Essential Motorcycle Tools for Performing Maintenance on Your Own
If you own a bike, you’ve probably developed a special relationship with your prized possession. You’re passionate about riding often, and you’re probably just as passionate about learning all the different things that make your beloved machine work. That being said, doing maintenance on your own is probably one of the most satisfactory pastime activities on your weekend. It gives off a sense of pride and empowerment. If you’re a new rider, however, getting into it can be quite difficult. What motorcycle repair tools do you need? What can you work on yourself, and what is best left to a professional?
I’ll help you figure out which tools you need to perform the most common motorcycle maintenance tasks. Using these motorcycle repair tools and the service manual, you’ll be able to maintain your tyres, change filters and oil, replace bulbs, adjust the drive chain, and keep your motorcycle in a good condition. Motorcycle tools are considered investments that pay for themselves in due time. You can expect to spend up to $500 on them, or more, if you want to perform more advanced repairs. However, you don’t have to buy all of them, especially not those for the advanced repairs. Start slow and build your collection up.
Tyre Pressure Gauges
This is arguably the most important tool for maintenance. Proper tyre inflation is essential for your safety and the performance of your bike. The tyre, after all, is the only point of contact between you and the road. Moreover, bike tyres are palm-sized, yet they handle all the forces of leaning, acceleration and braking. There are many different types of gauges available, from pencil style to professional digital gauges. Higher precision is always better. While quality gauges are expensive, they’re a worthy investment.
However, you still need to factor the cost into your decision, alongside the highest pressure your tyres are rated for, the angle and clearance for access to the valves, and whether you want a stand-alone model or a model with an inflator to use with a compressor. The right tyre gauge will be easy to use, as you want to use it before every ride. Measuring the tyre pressure regularly will save your tyres from wearing down as fast.
Tyre Compressor or Inflator
The gauge will tell you the exact pressure of your tyres, and if it’s low, you’ll have to inflate them. The best option is to get an inflator that provides just enough pressure to inflate your tyres to their ideal pressure. A more expensive, but the longer-lasting option would be an air compressor that’s not only capable of inflating tyres, but also provides power for motorcycle lifts and air tools.
You’ll want a set of screwdrivers that include: Flat and Phillips head, long and short shafts and handles, and multiple tip sizes. Moreover, angle screwdrivers can come in handy in your screwdriver set.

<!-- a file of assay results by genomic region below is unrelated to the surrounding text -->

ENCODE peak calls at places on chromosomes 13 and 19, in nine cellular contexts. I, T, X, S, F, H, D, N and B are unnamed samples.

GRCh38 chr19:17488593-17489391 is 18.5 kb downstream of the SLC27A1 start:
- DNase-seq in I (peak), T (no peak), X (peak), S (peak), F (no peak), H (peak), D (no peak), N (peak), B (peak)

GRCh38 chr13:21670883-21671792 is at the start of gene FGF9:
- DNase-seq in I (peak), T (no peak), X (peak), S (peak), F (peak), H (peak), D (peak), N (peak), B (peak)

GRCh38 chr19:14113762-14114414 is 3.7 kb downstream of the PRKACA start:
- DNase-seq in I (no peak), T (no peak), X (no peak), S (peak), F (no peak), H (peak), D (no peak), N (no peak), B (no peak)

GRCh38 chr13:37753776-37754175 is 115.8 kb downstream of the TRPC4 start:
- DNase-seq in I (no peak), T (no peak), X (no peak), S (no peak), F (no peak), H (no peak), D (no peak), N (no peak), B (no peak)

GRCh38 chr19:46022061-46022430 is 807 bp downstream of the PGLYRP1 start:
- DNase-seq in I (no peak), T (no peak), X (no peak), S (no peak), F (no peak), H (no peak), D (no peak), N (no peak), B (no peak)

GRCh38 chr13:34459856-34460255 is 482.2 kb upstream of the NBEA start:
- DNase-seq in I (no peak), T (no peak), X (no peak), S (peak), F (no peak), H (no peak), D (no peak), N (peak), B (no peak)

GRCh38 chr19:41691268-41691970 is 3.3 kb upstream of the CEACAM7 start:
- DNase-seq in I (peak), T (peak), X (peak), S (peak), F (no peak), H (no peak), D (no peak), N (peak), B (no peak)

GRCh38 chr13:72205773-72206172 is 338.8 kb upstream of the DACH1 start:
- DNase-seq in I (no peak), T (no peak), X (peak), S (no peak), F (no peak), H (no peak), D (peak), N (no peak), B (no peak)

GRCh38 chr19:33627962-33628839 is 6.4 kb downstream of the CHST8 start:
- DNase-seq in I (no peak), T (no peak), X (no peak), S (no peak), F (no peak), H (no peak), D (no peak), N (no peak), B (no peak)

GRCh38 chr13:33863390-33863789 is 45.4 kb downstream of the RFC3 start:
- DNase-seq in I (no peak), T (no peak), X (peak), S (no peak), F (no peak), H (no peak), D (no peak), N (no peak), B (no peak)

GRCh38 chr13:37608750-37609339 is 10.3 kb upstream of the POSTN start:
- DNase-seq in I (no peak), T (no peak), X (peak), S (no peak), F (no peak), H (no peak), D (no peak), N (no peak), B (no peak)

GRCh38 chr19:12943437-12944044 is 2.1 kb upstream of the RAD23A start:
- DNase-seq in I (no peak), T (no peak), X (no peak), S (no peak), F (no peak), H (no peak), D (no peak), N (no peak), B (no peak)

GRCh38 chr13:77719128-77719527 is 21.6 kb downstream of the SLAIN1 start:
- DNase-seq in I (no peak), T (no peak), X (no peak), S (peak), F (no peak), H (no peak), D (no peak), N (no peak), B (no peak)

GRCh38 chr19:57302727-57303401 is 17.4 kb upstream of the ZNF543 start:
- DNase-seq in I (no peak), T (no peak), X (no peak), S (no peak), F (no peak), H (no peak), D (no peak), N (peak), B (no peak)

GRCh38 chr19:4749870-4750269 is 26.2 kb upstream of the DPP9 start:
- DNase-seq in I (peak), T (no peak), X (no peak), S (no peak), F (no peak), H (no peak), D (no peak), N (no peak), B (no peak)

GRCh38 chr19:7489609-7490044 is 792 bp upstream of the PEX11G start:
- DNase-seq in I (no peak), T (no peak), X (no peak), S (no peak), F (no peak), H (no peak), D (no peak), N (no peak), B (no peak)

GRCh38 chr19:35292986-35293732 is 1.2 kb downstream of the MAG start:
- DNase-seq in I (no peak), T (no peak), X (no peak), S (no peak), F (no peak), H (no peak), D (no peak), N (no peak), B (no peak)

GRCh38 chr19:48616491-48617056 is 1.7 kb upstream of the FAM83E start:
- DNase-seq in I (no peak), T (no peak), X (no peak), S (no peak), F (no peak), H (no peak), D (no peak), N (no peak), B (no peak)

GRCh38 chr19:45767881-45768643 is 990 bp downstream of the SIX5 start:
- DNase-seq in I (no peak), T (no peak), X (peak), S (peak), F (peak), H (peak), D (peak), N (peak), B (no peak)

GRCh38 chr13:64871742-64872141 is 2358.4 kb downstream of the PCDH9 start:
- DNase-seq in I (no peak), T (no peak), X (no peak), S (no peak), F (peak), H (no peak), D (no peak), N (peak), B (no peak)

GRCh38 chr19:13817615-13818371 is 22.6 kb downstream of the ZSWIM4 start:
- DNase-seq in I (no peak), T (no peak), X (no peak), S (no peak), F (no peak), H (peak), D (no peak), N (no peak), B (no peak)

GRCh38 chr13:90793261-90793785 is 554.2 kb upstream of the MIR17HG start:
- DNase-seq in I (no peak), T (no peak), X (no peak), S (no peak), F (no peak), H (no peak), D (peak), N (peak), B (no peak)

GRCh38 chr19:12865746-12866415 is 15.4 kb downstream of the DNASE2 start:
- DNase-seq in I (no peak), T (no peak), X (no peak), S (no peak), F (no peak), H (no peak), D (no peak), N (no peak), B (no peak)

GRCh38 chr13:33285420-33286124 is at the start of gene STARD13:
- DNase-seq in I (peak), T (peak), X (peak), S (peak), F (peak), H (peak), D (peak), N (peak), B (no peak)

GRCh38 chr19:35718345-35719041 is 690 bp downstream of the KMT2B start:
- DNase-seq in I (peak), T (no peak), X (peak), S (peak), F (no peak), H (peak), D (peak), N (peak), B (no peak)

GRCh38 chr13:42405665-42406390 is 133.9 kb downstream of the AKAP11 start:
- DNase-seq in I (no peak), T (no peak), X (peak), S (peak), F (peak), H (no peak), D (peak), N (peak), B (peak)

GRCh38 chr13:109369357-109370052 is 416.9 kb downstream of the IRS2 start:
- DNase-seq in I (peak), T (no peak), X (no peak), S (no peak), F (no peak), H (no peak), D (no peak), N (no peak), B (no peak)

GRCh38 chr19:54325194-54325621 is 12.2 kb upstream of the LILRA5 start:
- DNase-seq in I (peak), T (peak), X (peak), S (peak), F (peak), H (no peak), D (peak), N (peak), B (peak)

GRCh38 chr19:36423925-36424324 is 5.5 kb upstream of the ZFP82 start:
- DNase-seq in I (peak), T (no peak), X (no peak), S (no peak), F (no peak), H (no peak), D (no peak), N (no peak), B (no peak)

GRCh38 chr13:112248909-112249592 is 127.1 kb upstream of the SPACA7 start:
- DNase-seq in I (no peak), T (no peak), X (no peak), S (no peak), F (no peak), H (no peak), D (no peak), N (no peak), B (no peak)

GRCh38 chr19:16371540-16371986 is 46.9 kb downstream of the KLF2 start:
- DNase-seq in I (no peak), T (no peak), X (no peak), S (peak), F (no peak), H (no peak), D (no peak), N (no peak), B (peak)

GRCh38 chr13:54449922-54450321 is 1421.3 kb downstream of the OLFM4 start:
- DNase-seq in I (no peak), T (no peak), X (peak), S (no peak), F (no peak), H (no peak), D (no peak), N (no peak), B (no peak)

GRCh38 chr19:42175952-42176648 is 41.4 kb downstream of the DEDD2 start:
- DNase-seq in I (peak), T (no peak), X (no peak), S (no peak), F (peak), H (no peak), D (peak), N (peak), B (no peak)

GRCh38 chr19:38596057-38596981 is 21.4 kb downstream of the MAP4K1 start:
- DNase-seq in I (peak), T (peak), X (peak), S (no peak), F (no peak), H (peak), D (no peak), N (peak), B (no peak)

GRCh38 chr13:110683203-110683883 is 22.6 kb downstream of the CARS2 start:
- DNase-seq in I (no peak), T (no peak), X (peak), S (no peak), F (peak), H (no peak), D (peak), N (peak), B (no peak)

Combination wrenches are the handiest type. They come with an open and boxed or closed end. The open end helps you turn the flat sides of fasteners and provides the best connection, whereas the closed or boxed ends are used on corners of fasteners, providing more angles to grip the fastener. Offset wrenches are also useful, as they allow you to work with recessed fasteners. This type of wrench provides a direct connection to the fastener and more control over torque. You can find wrenches with built-in ratchets, but they won’t be as strong and provide as much control.
Ideally, you should get a ratchet and socket wrench set to quickly change fastener sizes and get to awkwardly placed and recessed fasteners. Many sets feature long and short extensions. Ratchet wrenches feature a drive lug that can fit into the back of sockets and lever to change from loosening to tightening.
Oil Filter Wrench
You can usually hand-tighten a new oil filter, but you’ll need a wrench to remove the old one. When buying an oil filter wrench, you have to consider the type of motorcycle you own, the filter and the location of the filter. The wrenches can be plier types, sockets or even strap-style.
Oil Catch Pan
You’ll want an oil catch pan that fits under your motorcycle right where the drain plug and filter are located. You should be able to fit your hand between the oil catch pan and motorcycle to remove the filter or drain plug. The pan should have the capacity to hold the capacity of your motorcycle. Moreover, consider how you’ll store the used oil until you can recycle it. Some oil catch pans can double up as oil storage containers.
Most motorcycles only come with a side stand. Some maintenance and repair jobs, however, are best done with the motorcycle being upright. This is why centre stands are very useful. There’s a wide range of aftermarket motorcycle stands, suitable for every type of motorcycle. Be careful when placing your motorcycle on the stand, as otherwise, you risk injury to yourself or damage to your motorcycle.